SEARCH 2000 Games

Tuesday, September 12, 2000

Gals with a glow...

Our sassy women's water polo team has a great shot at gold

 SYDNEY- The world won't be watching.

 When Canada marches into the opening ceremonies, they'll be back at the Olympic Village having their own personal parade.

 "We're going to wear our parade uniforms and march up the street and down the street in the village,'' says captain Cora Campbell.

 "It's something we all decided to do. We want to march in the opening ceremonies but we know we can't. So we're going to get a Canadian flag and march around the village.''

 Marching in the opening ceremonies is a dream of almost every first-time Olympian. The only thing better is standing on the podium with your eyes wet, the national anthem playing and your flag being raised to the roof. And the Canadian women's water polo team figures by not experiencing the former they might experience the latter.

 "We play the next day,'' said Campbell. "Not just the next day, but the next five straight days.''

 The IOC has been very kind to Canada in recent years. Every time they add a new sport it seems to be one we're good at.


 We're good at women's water polo. Very good.

 Canada could win gold.

 "We're telling them they can win a medal,'' says coach Daniel Berthelette. "We're just not telling them which colour. We know we have a shot at the podium. We've beaten every team here.''

 The U.S., Australia, Russia, Holland and Kazakhstan are the other countries that qualified. Canada meets Russia on Day 1.

 It's no slam dunk.

 "The difference between the teams here is a goal and maybe 20 seconds of play during the game,'' says the coach.

 "It's going to be like seven games of the Stanley Cup. I think every game could be a one-goal difference. I think every game could go down to the last minute.''

 Interesting team, this Team Canada.

 A nude Waneek Horn-Miller is the cover girl on the Olympic issue of the Canadian edition of Time magazine.

 A Mohawk and daughter of activist Kahn-Tineta Horn, she's easily the best known of the Canadians as a result of the role she played at Oka, Que..

 She was stabbed with a Canadian soldier's bayonet during the land rights battle.

 The photograph of her holding her four-year-old sister Kanietinio, crying and covered in blood, was the freeze frame of the ugly event.

 "The bayonet hit me right on my sternum,'' she remembered at a water polo press conference here yesterday. "A centimetre either way and I would have died.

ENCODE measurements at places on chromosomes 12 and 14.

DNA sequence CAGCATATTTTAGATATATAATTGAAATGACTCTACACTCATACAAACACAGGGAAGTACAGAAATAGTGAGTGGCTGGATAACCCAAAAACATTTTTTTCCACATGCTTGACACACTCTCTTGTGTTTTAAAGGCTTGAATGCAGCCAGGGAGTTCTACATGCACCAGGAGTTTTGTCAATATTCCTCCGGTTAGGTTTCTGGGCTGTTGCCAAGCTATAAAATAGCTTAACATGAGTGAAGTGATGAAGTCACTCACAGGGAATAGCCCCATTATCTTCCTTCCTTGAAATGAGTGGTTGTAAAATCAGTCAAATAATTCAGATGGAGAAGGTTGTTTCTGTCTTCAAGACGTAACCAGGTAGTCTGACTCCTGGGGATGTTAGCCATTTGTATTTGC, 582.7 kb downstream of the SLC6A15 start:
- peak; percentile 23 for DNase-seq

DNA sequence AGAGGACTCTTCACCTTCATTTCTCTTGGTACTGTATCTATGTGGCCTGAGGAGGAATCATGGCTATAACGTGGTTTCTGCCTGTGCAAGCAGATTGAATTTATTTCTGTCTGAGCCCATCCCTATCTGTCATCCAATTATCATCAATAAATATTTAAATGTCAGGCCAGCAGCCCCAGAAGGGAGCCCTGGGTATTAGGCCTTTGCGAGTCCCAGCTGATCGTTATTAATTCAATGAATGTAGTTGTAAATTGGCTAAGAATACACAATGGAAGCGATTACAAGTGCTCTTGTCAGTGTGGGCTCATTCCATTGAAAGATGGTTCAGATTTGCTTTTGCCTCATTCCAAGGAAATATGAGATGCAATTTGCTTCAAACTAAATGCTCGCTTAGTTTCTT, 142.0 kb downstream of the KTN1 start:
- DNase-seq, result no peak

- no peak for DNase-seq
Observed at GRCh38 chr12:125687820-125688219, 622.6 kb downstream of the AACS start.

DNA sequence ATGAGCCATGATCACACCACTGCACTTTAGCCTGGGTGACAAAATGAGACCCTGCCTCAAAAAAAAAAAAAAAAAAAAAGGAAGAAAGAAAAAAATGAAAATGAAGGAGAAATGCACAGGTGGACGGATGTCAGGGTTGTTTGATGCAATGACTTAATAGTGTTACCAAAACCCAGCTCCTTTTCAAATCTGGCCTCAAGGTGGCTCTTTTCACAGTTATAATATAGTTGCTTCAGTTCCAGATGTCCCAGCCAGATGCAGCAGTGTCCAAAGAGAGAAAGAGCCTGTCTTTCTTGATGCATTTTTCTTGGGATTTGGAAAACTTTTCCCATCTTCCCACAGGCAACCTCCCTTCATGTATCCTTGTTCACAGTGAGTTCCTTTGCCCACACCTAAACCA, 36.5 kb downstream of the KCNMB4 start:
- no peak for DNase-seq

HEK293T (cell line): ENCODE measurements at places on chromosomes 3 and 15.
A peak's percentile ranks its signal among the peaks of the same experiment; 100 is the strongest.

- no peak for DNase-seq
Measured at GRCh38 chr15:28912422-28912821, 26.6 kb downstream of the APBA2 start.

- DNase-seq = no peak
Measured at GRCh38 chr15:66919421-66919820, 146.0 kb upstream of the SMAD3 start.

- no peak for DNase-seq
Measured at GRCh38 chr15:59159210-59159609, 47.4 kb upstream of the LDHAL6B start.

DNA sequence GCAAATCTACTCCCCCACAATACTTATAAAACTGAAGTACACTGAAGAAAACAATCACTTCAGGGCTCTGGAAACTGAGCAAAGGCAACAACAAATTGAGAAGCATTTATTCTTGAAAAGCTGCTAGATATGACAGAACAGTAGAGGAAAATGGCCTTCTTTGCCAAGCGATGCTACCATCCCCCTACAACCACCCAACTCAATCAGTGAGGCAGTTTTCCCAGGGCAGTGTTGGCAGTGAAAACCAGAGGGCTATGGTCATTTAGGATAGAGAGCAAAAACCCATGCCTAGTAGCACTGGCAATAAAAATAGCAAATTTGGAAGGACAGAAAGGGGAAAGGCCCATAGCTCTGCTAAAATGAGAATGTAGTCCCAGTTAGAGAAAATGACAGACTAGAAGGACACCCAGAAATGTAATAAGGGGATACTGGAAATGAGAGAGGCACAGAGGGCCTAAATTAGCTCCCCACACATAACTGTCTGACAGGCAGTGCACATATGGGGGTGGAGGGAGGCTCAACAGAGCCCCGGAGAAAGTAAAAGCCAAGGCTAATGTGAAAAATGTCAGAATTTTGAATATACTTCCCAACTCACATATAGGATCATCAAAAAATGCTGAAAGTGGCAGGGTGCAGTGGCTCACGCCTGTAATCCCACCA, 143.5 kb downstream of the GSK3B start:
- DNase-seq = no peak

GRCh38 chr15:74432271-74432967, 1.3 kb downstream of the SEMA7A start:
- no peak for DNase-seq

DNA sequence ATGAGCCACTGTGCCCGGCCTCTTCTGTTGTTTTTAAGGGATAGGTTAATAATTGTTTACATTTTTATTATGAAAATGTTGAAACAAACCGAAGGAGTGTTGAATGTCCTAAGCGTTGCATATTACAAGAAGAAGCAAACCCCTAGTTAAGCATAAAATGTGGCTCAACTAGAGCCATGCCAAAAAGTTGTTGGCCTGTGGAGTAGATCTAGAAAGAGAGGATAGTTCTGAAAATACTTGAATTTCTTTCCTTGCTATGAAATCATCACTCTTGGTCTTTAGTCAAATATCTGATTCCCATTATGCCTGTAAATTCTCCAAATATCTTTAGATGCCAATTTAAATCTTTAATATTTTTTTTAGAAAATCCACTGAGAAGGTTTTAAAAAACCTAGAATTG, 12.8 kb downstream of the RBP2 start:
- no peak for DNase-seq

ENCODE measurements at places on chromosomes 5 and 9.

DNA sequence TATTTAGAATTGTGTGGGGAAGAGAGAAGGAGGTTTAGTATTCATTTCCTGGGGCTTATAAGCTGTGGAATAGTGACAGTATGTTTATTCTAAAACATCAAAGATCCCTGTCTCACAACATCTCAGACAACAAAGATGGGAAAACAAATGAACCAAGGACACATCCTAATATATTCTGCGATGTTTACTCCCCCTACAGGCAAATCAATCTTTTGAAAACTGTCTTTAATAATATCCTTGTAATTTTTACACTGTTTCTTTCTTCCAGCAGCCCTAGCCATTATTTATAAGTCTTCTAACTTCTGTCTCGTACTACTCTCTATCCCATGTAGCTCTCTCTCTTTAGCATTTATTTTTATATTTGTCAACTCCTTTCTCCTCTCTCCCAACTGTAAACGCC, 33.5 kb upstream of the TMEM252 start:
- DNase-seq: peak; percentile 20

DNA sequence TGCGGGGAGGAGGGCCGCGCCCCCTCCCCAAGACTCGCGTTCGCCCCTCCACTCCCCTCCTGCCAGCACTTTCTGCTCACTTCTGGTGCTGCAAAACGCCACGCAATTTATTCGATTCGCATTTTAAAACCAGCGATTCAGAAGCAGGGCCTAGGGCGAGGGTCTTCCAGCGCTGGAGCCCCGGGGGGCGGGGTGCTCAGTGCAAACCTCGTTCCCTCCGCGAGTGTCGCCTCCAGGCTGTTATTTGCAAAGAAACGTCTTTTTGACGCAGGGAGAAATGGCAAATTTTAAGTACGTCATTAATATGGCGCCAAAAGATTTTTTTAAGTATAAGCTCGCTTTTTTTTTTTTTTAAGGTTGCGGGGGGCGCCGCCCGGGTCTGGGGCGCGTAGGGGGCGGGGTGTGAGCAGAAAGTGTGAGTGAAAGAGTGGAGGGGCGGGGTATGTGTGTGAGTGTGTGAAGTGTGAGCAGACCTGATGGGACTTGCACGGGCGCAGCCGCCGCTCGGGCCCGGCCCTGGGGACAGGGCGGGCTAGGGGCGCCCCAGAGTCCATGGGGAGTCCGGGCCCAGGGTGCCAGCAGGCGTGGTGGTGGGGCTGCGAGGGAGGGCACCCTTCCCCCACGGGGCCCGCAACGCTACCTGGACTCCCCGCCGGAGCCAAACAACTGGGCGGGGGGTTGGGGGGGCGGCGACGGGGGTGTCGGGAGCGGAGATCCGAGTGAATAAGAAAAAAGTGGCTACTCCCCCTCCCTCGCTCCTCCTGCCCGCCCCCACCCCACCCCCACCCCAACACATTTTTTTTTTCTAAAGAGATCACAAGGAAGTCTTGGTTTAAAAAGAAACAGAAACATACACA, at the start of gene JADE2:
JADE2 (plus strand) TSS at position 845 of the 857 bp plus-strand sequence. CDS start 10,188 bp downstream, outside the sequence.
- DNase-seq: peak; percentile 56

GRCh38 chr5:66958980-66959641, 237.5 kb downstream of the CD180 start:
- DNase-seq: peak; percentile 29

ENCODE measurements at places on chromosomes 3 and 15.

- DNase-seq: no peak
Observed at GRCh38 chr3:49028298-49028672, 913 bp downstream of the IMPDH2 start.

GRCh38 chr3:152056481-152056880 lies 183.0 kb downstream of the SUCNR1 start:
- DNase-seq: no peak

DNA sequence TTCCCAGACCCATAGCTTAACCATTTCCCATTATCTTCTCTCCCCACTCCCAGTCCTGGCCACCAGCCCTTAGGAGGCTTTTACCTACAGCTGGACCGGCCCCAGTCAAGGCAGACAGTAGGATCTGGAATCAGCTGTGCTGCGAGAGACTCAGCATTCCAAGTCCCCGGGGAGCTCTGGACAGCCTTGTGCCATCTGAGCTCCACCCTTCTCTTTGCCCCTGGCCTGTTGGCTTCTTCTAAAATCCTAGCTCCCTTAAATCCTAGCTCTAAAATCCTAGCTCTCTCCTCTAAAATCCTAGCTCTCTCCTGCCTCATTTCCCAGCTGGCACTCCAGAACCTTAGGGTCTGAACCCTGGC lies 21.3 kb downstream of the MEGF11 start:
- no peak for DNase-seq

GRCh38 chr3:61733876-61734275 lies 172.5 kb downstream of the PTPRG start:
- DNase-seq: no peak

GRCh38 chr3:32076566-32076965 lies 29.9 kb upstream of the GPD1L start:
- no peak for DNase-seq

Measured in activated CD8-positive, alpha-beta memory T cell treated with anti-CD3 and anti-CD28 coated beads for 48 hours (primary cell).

"But I've always believed that with every experience you have to take the positive out of it. You can use the negative ones to make you stronger. I got an education in political science to understand why that happened. It showed me my life is important and I need to do something with it. It fine-tuned me.''

 Posing nude on the cover of Time?

 "The first thing is to be asked to be on the cover ... I'm very honoured. Any time you do that you have to be thinking about it a lot. I talked to my family and my teammates and they were all for it. They were very proud of me.

 "Some of the coaches were saying if it happened at the Montreal Olympics in 1976, it would be a scandal. But in this day and age, people are viewing the body as a strong, powerful thing.

 '`There are two people nude in that magazine. Maybe in Athens at the next Olympics everybody is going to be nude.''

 The other nude in the magazine is Edmonton kayak world champion David Ford.

 While she is going to be the media darling throughout this event, she's not the only interesting woman on this team.

 Marie-Claude Deslieres, 34, of Montreal, for example, is a mother of three. Then there's Josee Marsolais of Laval who is said to be the greatest goalie in the world.

 But none of them are nude on the cover of Time.

 "I wouldn't shave my legs,'' said coach Berthelette of why he isn't on the cover.

 They have a lot of basketball-sized ladies on this team.

 But the coach says by water polo standards, size is not their forte.

 "We have a small team. We're fast. And we're quick. We have good goaltending and good defence and good speed.

 "We're ready to rock and roll,'' said the coach who had them playing against men's teams to prepare, with specific men's players informed of traits of certain players and asked to play the part.

 "We played the whole schedule,'' said the coach. "We said 'OK, you guys are Russia and you have to be No. 11 from Russia.' It helped the girls get their minds ready.''


 Ready or not, here they come.

 "We're going into the Olympics trying very hard to treat it like a normal tournament when, in fact, we know it's not,'' says Marsolais.

 She says being a goalie in water polo at the Olympics is like being a goalie in hockey. You have to have good goaltending to win the Stanley Cup.

 "When we beat the U.S., their coach Guy Baker came up to me and told me, 'You're the one who made the difference','' she said, indicating she'd like to hear more of that sort of thing during the Olympics.

 You won't see these Canadians in the opening ceremonies. And you won't see much of them around the Olympic city until their event is over, either.

 "We're not going to be looking around like athletes who don't have a chance to win a medal,'' said the national netminder. "You're not going to see us anywhere near the Sydney Opera House or out shopping.''

 But on a lonely empty street in the Athletes Village, you'll be able to see them carrying their flag and walking in their parade uniforms in their own opening ceremonies.